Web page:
AIA’s signature halftime and post-game prayers typically included personal statements from players about drug abuse, teen pregnancy, and how they found the Lord. Rle Nichols (that’s his real name), who won more than 400 games as an AIA coach in the 1970s and 1980s, says less religiously inclined crowds often threw things or read ostentatiously as they waited out the sermons. “Oh yeah, you’d see the newspapers go up,” Nichols remembers. Harry Sheehy, Athletes in Action’s all-time leading scorer, says Northern crowds were the toughest to inspire. When AIA played Ontario’s Laurentian University, the school’s French-Canadian explorer mascot keeled over just as Sheehy wrapped up his halftime testimonial. It wasn’t because of the power of his message—Sheehy could smell the mascot’s boozy breath from half court.
In the 1980s, AIA kept winning behind sometime NBA-ers like Swen Nater and Lorenzo Romar and building their name internationally. The roundball missionaries can even take credit for ending basketball’s Cold War. During one tour of the Soviet Union, AIA’s Donnie Nelson guarded Lithuania’s Sarunas Marciulionis. A few years later, the future Lithuanian national team coach lured Marciulionis to the Golden State Warriors, making him the first Soviet to play in the NBA.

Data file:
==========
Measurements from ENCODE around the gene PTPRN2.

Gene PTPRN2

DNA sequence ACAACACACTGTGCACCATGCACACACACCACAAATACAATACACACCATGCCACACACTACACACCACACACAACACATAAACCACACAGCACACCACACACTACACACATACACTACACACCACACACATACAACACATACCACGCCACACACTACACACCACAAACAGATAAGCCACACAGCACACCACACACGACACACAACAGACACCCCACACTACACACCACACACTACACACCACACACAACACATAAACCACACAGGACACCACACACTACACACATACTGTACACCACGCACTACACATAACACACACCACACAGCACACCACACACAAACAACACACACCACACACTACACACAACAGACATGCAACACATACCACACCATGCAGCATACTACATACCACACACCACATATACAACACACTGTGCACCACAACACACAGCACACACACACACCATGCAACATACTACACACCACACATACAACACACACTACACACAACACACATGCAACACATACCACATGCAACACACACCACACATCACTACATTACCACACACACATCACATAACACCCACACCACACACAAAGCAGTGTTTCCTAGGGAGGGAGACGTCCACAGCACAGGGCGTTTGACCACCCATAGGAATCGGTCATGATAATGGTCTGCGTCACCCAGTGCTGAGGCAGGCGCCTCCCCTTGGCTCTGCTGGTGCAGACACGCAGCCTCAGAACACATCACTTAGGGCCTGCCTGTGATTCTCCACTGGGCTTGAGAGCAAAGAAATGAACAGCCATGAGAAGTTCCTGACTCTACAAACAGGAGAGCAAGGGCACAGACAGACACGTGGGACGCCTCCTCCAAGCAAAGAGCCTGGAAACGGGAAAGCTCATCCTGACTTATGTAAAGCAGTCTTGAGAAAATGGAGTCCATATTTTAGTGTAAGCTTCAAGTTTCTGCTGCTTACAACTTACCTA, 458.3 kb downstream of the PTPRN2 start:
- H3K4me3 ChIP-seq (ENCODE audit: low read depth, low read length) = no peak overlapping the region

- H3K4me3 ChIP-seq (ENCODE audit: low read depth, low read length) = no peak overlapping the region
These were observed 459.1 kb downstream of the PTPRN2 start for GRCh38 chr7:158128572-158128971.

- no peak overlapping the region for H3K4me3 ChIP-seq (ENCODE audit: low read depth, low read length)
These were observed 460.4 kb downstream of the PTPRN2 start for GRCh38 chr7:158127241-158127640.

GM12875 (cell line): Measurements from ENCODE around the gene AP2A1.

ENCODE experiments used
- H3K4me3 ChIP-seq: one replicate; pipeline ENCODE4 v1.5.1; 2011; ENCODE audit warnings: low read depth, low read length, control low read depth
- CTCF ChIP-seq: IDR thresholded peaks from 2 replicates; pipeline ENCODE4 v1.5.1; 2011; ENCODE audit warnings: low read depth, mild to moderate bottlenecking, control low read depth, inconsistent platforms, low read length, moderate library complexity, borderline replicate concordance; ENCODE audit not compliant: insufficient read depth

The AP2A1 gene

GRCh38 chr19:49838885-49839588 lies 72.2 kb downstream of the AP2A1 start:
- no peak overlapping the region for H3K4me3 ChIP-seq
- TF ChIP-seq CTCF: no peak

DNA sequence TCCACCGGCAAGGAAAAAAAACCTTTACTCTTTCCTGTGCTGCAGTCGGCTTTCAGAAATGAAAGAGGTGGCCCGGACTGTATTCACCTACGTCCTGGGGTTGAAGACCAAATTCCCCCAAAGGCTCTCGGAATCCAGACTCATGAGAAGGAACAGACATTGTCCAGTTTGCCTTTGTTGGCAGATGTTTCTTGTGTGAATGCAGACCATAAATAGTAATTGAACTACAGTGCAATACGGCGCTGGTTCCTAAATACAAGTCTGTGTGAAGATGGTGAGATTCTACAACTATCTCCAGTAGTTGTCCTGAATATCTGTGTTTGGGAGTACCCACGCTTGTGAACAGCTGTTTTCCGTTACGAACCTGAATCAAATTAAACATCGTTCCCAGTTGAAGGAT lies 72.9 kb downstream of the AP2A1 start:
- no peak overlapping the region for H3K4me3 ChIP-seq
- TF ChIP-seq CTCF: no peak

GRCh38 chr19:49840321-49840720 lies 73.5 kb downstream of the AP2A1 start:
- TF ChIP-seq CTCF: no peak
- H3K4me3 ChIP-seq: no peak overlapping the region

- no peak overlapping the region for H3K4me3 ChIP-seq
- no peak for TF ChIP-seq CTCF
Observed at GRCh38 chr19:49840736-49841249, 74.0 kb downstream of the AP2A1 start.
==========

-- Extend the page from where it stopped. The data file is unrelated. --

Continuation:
AIA became such a formidable brand that Christian collegians regularly used the sports ministry to gain leverage after getting drafted by the NBA. Dale Davis (in 1991), Jon Barry (1992), and No. 1 pick Kent Benson (1977) all talked about playing with Athletes in Action before signing their rookie contracts; Terry Cummings (1982) and Mark Price (1986) actually suited up for AIA while holding out. Sadly, modern-day God-squadders like Dwight Howard will never have the chance to play the AIA card—it would be an idle threat considering Athletes in Action no longer has enough money to pay its players. (Howard does appear in an AIA commercial.)
While AIA’s winning percentage has dipped in the last decade, they still beat NCAA-bound Alabama, Wake Forest, and Washington just last year. But that was before the NCAA smote God’s traveling team. Forget Terry Cummings—on account of the downturn in both competition and wages, even 2003 stalwarts like Rusty LaRue and Joe Crispin didn’t come out for the team this year. Athletes in Action used to get around $10,000 per game from Division I schools, but head coach Eric Nelson says he now has to get creative to make ends meet. “There’s a lot of different ways. A bus company in Green Bay gave us a great discount.”
Athletes in Action finds some consolation in the fact that the NCAA ban doesn’t extend to women’s teams—the AIA women can still play their usual schedule of Division I opponents. The men’s team will focus more on the overseas market and continue to spread its message via Division II basketball. Nelson says that even though small-town crowds are more receptive to the team’s outreach, he wants his team to be ready if big-time exhibition basketball beckons again. This year, Nelson says, “we beat some really good Division II teams up in the Dakotas.”